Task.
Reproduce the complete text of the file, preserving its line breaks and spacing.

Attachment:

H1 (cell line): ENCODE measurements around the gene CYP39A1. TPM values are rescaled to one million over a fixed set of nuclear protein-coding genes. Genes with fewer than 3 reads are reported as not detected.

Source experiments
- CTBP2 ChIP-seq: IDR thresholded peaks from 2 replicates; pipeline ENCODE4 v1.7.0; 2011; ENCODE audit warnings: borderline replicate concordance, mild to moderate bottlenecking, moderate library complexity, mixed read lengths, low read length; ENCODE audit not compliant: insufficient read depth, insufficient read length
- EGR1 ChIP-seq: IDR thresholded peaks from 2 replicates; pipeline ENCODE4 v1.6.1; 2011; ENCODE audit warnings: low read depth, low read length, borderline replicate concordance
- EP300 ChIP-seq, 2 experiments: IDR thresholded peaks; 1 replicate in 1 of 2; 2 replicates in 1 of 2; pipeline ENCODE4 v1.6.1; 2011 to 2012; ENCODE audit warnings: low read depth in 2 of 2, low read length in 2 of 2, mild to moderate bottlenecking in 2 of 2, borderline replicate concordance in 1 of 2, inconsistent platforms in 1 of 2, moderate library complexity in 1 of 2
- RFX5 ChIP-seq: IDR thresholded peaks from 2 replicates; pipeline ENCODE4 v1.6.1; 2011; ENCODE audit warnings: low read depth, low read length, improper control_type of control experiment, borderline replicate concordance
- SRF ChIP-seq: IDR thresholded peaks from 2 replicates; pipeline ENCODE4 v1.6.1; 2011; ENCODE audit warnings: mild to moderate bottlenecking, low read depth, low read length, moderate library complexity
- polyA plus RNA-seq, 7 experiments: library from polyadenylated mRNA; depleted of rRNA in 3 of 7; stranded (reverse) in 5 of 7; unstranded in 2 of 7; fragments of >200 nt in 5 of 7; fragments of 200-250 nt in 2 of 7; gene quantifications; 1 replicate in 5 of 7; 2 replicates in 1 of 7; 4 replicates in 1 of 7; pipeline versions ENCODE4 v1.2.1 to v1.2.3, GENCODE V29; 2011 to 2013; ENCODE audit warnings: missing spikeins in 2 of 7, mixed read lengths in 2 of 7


H1 (cell line): ENCODE measurements around the gene CYP39A1. TPM values are rescaled to one million over a fixed set of nuclear protein-coding genes. Genes with fewer than 3 reads are reported as not detected.

Source experiments
- CTBP2 ChIP-seq: IDR thresholded peaks from 2 replicates; pipeline ENCODE4 v1.7.0; 2011; ENCODE audit warnings: borderline replicate concordance, mild to moderate bottlenecking, moderate library complexity, mixed read lengths, low read length; ENCODE audit not compliant: insufficient read depth, insufficient read length
- EGR1 ChIP-seq: IDR thresholded peaks from 2 replicates; pipeline ENCODE4 v1.6.1; 2011; ENCODE audit warnings: low read depth, low read length, borderline replicate concordance
- EP300 ChIP-seq, 2 experiments: IDR thresholded peaks; 1 replicate in 1 of 2; 2 replicates in 1 of 2; pipeline ENCODE4 v1.6.1; 2011 to 2012; ENCODE audit warnings: low read depth in 2 of 2, low read length in 2 of 2, mild to moderate bottlenecking in 2 of 2, borderline replicate concordance in 1 of 2, inconsistent platforms in 1 of 2, moderate library complexity in 1 of 2
- RFX5 ChIP-seq: IDR thresholded peaks from 2 replicates; pipeline ENCODE4 v1.6.1; 2011; ENCODE audit warnings: low read depth, low read length, improper control_type of control experiment, borderline replicate concordance
- SRF ChIP-seq: IDR thresholded peaks from 2 replicates; pipeline ENCODE4 v1.6.1; 2011; ENCODE audit warnings: mild to moderate bottlenecking, low read depth, low read length, moderate library complexity
- polyA plus RNA-seq, 7 experiments: library from polyadenylated mRNA; depleted of rRNA in 3 of 7; stranded (reverse) in 5 of 7; unstranded in 2 of 7; fragments of >200 nt in 5 of 7; fragments of 200-250 nt in 2 of 7; gene quantifications; 1 replicate in 5 of 7; 2 replicates in 1 of 7; 4 replicates in 1 of 7; pipeline versions ENCODE4 v1.2.1 to v1.2.3, GENCODE V29; 2011 to 2013; ENCODE audit warnings: missing spikeins in 2 of 7, mixed read lengths in 2 of 7